In the first installment of our two-part guide to architectural rendering, V-Ray expert Ricardo Ortiz introduces key techniques to bring your buildings to life.
Starting the rendering
Based on your experience, you probably have a rendering result in mind. However, a recommendation that will always help us to create better images is the use of references.
Start looking for images of everything that you will use, such as vegetation, types of day/night lighting, examples of materials, and examples of existing designs. Gather anything you like and think will help bring your project to life.
Creating our cameras
Once we have our 3D model finished, we must position our camera. Doing this at the beginning ensures we have a defined route for the rest of the scene. In later exercises you can create several camera angles; this involves more work but with practice, you can master the process.
In order to achieve good framing, you need to consider photography’s essential rules of composition; the rule of thirds, golden ratio, diagonals and triangles, etc.
In V-Ray 6 you can take advantage of the new Composition Guides layer included in the V-Ray Frame Buffer, which is useful for establishing your best framing.
Great, we have created our camera and now it is time to go to the next step. Keep in mind that for every step we will probably have to go back to the camera parameters and adjust our rendered image.
Working on lighting
Lighting is one of the most important factors for the success of a photorealistic image. There are many types of exterior lighting: sunrises, sunsets, a radiant sun, night, or with variations in climate and atmosphere. But we always need to start with one, and it is perhaps the most common: daytime lighting with a blue sky.
For daytime lighting, we need two elements; a light source and an ambient sky. V-Ray Sun and Sky is the easiest way to create the conditions for exterior lighting. Also, if we wish, we can create beautiful cloudy skies to add atmosphere to our scene with the included procedural clouds.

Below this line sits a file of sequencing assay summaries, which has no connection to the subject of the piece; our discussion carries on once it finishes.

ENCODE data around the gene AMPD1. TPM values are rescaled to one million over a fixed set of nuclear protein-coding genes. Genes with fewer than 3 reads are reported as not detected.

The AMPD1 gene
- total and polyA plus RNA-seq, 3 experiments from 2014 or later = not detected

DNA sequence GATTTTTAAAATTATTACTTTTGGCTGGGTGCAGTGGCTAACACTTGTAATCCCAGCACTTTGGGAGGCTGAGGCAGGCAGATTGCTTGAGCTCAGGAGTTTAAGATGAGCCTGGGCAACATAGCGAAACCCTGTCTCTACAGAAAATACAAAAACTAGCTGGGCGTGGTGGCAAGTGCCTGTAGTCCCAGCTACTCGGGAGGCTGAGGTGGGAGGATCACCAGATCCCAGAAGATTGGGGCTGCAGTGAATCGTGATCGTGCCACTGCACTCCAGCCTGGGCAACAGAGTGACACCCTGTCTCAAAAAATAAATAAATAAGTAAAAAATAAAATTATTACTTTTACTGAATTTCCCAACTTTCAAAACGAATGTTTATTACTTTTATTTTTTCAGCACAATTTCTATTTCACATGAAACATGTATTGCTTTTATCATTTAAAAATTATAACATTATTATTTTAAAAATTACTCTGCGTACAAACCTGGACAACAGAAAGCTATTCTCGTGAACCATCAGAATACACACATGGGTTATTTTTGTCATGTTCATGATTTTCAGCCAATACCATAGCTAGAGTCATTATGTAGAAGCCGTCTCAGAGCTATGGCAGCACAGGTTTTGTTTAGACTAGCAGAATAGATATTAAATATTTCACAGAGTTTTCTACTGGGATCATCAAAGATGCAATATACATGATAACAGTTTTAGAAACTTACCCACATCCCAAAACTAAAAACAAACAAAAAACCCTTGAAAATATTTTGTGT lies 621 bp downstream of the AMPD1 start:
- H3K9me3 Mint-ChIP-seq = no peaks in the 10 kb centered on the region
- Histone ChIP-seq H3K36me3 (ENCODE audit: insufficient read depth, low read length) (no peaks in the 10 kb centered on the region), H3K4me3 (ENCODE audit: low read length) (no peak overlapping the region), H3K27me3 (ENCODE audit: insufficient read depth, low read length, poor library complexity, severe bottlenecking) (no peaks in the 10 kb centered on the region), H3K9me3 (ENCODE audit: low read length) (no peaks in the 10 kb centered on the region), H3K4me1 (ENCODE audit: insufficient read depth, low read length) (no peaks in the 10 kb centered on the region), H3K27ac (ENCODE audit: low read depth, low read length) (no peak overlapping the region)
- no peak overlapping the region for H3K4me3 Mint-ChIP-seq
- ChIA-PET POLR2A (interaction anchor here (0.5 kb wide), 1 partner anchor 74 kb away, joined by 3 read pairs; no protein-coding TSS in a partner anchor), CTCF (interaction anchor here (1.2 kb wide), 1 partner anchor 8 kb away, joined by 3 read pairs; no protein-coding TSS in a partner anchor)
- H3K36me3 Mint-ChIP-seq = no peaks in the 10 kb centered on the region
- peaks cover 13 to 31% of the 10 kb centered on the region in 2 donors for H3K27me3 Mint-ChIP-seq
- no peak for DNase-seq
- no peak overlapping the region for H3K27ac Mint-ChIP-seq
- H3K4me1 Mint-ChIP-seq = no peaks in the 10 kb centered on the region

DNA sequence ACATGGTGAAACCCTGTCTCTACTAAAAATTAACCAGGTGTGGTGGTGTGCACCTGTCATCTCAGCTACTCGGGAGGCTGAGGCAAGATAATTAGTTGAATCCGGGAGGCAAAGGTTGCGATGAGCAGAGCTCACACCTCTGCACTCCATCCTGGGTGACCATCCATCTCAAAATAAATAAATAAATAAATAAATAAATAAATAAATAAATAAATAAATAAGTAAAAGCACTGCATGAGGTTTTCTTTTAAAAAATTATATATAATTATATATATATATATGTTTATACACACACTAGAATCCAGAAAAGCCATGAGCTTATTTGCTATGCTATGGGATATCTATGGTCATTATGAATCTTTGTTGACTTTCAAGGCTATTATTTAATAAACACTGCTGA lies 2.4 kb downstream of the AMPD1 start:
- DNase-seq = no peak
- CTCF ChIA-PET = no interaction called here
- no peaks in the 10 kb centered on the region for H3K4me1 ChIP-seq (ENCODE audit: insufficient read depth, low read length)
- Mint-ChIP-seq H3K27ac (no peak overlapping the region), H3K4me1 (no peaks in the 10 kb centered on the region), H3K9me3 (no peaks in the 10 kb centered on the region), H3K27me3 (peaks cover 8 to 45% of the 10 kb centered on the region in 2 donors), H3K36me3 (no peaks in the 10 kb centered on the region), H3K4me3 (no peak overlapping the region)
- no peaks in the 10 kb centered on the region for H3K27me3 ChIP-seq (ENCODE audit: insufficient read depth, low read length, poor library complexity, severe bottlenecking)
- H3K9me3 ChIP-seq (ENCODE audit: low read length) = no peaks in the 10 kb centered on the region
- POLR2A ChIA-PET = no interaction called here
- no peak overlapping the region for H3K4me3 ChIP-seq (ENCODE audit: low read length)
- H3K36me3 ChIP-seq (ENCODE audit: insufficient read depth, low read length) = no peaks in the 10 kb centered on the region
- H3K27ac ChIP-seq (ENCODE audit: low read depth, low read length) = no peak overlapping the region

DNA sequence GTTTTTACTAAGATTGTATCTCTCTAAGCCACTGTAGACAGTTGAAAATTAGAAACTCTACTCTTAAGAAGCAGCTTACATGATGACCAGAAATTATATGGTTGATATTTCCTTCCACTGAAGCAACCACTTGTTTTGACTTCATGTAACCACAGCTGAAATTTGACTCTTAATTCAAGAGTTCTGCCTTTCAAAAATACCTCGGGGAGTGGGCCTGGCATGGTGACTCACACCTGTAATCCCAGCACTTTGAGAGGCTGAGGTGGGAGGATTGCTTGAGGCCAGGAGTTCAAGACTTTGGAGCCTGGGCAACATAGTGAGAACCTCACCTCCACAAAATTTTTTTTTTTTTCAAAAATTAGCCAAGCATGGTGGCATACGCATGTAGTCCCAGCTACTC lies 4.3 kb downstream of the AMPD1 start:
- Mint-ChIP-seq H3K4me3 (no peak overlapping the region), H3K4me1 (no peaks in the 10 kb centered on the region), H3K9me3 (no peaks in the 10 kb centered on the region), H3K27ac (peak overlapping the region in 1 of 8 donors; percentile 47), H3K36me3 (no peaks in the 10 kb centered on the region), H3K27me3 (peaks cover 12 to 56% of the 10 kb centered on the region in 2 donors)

Once you have created your physical sun and sky, let’s assign the sun direction — usually, we will point it directly at the 3D model. We can adjust the size of the sun to achieve softer shadows and it will give us a much more attractive result.
An alternative for many visualization artists is the use of an HDRI map, which can provide Image Based Lighting helping achieve a realistic atmosphere quickly and efficiently. While there are a large number of HDRI maps available on the web, Chaos Cosmos includes a variety of high-quality skies perfect for daylight lighting. Just download the ones you like.
Create a dome light and connect your HDRI map, rotate to the desired angle and voila, you have realistic, image-based lighting.
Any lighting option requires an adjustment of the camera exposure, so we need to go back to the camera and find the correct exposure to balance the overexposed and dark areas.
Materials and textures
Now that we have set up our frame and lit the scene, it is time to work with the materials.